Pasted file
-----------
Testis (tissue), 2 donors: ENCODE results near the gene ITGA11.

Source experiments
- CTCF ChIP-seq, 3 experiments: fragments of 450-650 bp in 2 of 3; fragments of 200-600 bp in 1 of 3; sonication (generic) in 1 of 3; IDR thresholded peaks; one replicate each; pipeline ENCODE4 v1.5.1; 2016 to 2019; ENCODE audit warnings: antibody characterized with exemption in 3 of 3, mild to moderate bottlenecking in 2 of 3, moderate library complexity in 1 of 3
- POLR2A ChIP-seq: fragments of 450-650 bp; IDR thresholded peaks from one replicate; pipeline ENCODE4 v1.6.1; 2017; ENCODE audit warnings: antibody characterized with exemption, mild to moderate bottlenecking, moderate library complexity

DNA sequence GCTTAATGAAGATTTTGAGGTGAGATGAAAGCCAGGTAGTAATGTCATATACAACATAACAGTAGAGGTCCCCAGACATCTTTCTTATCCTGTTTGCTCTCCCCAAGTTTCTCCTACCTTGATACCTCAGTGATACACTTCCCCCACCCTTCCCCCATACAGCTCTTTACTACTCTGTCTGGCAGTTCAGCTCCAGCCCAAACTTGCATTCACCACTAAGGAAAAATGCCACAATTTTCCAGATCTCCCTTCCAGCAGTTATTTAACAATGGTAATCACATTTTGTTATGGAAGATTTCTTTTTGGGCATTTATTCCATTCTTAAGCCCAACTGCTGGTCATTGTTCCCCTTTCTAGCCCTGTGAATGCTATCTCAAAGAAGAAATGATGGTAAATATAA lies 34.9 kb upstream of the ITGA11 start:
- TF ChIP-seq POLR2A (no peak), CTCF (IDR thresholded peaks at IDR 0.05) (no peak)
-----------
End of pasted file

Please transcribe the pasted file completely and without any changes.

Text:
Testis (tissue), 2 donors: ENCODE results near the gene ITGA11.

Source experiments
- CTCF ChIP-seq, 3 experiments: fragments of 450-650 bp in 2 of 3; fragments of 200-600 bp in 1 of 3; sonication (generic) in 1 of 3; IDR thresholded peaks; one replicate each; pipeline ENCODE4 v1.5.1; 2016 to 2019; ENCODE audit warnings: antibody characterized with exemption in 3 of 3, mild to moderate bottlenecking in 2 of 3, moderate library complexity in 1 of 3
- POLR2A ChIP-seq: fragments of 450-650 bp; IDR thresholded peaks from one replicate; pipeline ENCODE4 v1.6.1; 2017; ENCODE audit warnings: antibody characterized with exemption, mild to moderate bottlenecking, moderate library complexity

DNA sequence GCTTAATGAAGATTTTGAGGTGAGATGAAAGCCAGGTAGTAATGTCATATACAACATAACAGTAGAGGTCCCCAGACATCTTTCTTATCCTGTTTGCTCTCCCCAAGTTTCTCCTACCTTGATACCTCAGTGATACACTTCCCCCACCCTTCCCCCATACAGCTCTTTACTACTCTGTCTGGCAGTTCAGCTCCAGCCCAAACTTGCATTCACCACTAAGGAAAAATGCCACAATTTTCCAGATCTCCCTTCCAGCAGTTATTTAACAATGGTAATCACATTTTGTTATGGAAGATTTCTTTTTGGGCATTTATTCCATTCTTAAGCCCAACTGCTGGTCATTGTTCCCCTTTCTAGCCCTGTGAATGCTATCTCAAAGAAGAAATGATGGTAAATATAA lies 34.9 kb upstream of the ITGA11 start:
- TF ChIP-seq POLR2A (no peak), CTCF (IDR thresholded peaks at IDR 0.05) (no peak)